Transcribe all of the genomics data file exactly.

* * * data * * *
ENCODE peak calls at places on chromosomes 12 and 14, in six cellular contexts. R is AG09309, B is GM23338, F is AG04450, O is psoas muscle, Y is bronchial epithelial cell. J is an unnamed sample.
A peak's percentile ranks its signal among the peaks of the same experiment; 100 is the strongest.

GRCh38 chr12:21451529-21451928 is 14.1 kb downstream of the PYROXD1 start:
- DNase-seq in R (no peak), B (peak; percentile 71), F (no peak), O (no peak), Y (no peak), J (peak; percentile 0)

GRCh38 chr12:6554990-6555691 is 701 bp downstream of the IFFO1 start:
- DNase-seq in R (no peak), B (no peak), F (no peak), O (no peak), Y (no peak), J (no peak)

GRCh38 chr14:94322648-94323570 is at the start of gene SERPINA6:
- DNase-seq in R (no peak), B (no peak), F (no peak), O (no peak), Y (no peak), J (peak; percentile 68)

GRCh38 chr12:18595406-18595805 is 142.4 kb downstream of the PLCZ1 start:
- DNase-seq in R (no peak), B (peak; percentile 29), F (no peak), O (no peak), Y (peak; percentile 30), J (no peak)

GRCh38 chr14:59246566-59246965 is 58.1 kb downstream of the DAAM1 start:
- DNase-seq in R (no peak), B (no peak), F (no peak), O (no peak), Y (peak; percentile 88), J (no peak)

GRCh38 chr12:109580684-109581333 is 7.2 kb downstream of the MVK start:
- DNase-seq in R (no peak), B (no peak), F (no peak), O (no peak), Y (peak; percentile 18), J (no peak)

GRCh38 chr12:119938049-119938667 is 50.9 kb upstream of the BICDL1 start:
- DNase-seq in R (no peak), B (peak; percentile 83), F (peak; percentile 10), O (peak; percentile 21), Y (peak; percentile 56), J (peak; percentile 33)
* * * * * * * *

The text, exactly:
ENCODE peak calls at places on chromosomes 12 and 14, in six cellular contexts. R is AG09309, B is GM23338, F is AG04450, O is psoas muscle, Y is bronchial epithelial cell. J is an unnamed sample.
A peak's percentile ranks its signal among the peaks of the same experiment; 100 is the strongest.

GRCh38 chr12:21451529-21451928 is 14.1 kb downstream of the PYROXD1 start:
- DNase-seq in R (no peak), B (peak; percentile 71), F (no peak), O (no peak), Y (no peak), J (peak; percentile 0)

GRCh38 chr12:6554990-6555691 is 701 bp downstream of the IFFO1 start:
- DNase-seq in R (no peak), B (no peak), F (no peak), O (no peak), Y (no peak), J (no peak)

GRCh38 chr14:94322648-94323570 is at the start of gene SERPINA6:
- DNase-seq in R (no peak), B (no peak), F (no peak), O (no peak), Y (no peak), J (peak; percentile 68)

GRCh38 chr12:18595406-18595805 is 142.4 kb downstream of the PLCZ1 start:
- DNase-seq in R (no peak), B (peak; percentile 29), F (no peak), O (no peak), Y (peak; percentile 30), J (no peak)

GRCh38 chr14:59246566-59246965 is 58.1 kb downstream of the DAAM1 start:
- DNase-seq in R (no peak), B (no peak), F (no peak), O (no peak), Y (peak; percentile 88), J (no peak)

GRCh38 chr12:109580684-109581333 is 7.2 kb downstream of the MVK start:
- DNase-seq in R (no peak), B (no peak), F (no peak), O (no peak), Y (peak; percentile 18), J (no peak)

GRCh38 chr12:119938049-119938667 is 50.9 kb upstream of the BICDL1 start:
- DNase-seq in R (no peak), B (peak; percentile 83), F (peak; percentile 10), O (peak; percentile 21), Y (peak; percentile 56), J (peak; percentile 33)